Jeremy Pheiffer, Michael Watkiss in THEM, PC Rachel Papo

THEM Conjures the AIDS Epidemic and All Its Subterranean Fear

If you want to know how scary the AIDS epidemic was in the 1980s, come see Ishmael Houston-Jones' piece THEM from 1986. This piece reveals the subterranean fears that crept into gay relationships at the time. Houston-Jones is one of downtown's great improvisers, and his six dancers also improvise in response to his suggestions. With Chris Cochrane's edgy guitar riffs and Dennis Cooper's ominous text, there's an unpredictable, near-creepy but epic quality to THEM.


THEM premiered at P. S. 122—which was a hub of downtown dance that ran the gamut from silly to serious, serene to outlandish—and was revived in 2010. Now, just after P. S. 122 has been transformed into a spiffy new venue called Performance Space New York, THEM is being revived again, from June 21-28. Perhaps bringing the rough-edged THEM back is an attempt by PSNY to get back to its roots.

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Houston Ballet's "Dancing With Myself" Captures How We All Feel Right Now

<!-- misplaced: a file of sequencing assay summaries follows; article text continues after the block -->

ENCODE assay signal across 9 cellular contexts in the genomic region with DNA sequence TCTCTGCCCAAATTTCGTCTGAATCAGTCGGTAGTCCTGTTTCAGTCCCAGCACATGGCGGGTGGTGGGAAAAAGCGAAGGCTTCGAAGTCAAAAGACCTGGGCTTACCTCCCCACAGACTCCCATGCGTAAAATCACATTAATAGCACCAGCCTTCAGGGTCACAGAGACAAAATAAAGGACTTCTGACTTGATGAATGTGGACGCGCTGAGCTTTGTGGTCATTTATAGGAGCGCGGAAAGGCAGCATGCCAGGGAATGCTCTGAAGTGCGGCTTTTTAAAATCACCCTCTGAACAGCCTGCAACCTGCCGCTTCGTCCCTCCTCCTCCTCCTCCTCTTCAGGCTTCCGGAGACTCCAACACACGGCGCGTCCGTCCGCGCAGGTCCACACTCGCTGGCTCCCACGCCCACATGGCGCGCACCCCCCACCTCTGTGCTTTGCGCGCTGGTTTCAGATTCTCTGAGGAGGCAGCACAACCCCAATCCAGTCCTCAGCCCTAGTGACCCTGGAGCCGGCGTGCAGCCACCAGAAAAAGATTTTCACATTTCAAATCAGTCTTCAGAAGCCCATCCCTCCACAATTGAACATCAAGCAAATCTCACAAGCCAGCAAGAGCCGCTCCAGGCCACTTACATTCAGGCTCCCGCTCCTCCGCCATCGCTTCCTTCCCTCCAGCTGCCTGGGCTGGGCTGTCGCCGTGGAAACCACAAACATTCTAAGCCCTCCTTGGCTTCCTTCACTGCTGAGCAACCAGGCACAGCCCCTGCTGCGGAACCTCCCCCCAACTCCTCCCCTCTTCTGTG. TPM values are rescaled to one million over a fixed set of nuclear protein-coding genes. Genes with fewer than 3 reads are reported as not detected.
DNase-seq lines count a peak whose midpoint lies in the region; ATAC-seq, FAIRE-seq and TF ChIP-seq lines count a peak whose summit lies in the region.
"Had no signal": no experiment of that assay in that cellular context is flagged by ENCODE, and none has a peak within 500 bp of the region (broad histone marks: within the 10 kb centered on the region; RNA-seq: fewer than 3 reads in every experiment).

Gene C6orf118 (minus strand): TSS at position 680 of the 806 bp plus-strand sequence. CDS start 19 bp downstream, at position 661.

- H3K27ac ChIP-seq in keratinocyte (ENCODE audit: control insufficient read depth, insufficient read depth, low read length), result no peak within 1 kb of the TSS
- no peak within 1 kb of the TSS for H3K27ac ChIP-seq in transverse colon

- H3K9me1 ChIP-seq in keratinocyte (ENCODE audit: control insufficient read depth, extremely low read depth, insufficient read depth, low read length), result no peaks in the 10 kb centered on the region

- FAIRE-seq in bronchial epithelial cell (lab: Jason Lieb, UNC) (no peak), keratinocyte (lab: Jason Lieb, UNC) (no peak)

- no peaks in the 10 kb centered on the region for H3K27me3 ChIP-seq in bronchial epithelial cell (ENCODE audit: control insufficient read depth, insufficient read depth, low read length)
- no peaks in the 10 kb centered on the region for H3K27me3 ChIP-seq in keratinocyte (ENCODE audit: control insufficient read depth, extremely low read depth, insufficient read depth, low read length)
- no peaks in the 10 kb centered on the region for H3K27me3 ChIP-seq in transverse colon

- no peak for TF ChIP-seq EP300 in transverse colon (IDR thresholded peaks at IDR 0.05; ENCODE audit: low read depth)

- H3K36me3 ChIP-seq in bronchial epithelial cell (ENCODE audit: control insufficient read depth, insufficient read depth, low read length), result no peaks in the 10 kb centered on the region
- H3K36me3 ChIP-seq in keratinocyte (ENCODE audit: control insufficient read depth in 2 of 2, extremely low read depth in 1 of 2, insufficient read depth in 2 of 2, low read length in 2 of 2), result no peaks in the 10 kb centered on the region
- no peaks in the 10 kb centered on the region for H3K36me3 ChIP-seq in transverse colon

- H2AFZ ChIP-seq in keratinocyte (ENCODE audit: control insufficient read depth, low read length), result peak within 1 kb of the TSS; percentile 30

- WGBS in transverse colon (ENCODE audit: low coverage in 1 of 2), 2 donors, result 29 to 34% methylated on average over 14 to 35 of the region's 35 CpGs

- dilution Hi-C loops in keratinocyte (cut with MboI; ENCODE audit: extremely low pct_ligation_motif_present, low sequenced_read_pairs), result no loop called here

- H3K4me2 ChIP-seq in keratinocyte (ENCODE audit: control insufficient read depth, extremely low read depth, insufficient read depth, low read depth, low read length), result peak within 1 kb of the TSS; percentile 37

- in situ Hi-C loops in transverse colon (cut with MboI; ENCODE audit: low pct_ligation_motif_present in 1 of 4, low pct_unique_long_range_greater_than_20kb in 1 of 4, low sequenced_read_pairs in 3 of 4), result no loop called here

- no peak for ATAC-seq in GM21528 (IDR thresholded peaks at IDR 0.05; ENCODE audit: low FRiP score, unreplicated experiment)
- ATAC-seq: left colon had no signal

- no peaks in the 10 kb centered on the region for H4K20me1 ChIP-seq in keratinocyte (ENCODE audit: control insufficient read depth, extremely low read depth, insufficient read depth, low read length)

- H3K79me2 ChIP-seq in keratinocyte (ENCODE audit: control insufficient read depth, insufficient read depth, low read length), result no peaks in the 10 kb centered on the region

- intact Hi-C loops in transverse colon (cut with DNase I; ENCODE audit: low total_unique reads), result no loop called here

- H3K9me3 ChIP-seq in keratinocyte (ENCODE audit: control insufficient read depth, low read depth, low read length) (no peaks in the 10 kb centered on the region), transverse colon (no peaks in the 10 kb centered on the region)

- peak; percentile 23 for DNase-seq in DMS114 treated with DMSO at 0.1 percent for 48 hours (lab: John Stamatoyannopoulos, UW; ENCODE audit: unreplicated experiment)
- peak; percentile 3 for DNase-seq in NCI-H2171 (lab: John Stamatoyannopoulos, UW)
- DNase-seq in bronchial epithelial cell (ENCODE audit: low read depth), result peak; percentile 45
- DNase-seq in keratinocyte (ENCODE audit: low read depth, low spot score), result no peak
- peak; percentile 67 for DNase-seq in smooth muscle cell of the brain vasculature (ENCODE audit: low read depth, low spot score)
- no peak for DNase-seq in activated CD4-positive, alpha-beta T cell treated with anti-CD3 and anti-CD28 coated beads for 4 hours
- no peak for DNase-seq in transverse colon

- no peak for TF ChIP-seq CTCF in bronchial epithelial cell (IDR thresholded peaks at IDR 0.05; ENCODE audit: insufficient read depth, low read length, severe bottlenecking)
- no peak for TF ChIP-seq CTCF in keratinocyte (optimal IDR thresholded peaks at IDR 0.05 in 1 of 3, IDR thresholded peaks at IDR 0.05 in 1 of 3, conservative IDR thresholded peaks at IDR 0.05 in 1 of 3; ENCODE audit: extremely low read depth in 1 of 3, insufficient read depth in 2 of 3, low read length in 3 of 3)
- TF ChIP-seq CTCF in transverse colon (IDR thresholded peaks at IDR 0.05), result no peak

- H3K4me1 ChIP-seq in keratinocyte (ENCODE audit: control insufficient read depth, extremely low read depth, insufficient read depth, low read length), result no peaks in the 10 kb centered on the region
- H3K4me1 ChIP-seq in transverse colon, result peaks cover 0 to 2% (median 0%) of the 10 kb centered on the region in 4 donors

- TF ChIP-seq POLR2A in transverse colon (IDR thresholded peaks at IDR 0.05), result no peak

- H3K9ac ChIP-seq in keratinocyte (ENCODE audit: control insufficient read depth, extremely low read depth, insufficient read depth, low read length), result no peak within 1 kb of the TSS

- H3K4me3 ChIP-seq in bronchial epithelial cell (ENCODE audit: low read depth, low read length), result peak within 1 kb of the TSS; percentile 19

What are dancers to do when they're still stuck at home in isolation? After all, there's only so much time you can spend taking barre, tackling your reading list (or Netflix queue) or ticking items off your to-do list. Even wistfully looking out the window has lost its appeal after a few months.

That's when you need a dance party—even it's for a party of one.

With its latest digital release, Houston Ballet tapped into our stir-crazy desperation and turned it into a celebration for 61 dancers shaking it in everything from PJs to formal gowns. Rehearsed entirely on Zoom and with choreography by artistic director Stanton Welch, "Dancing With Myself," set to the Billy Idol classic, is the #IFeelSeen moment dancers need right about now.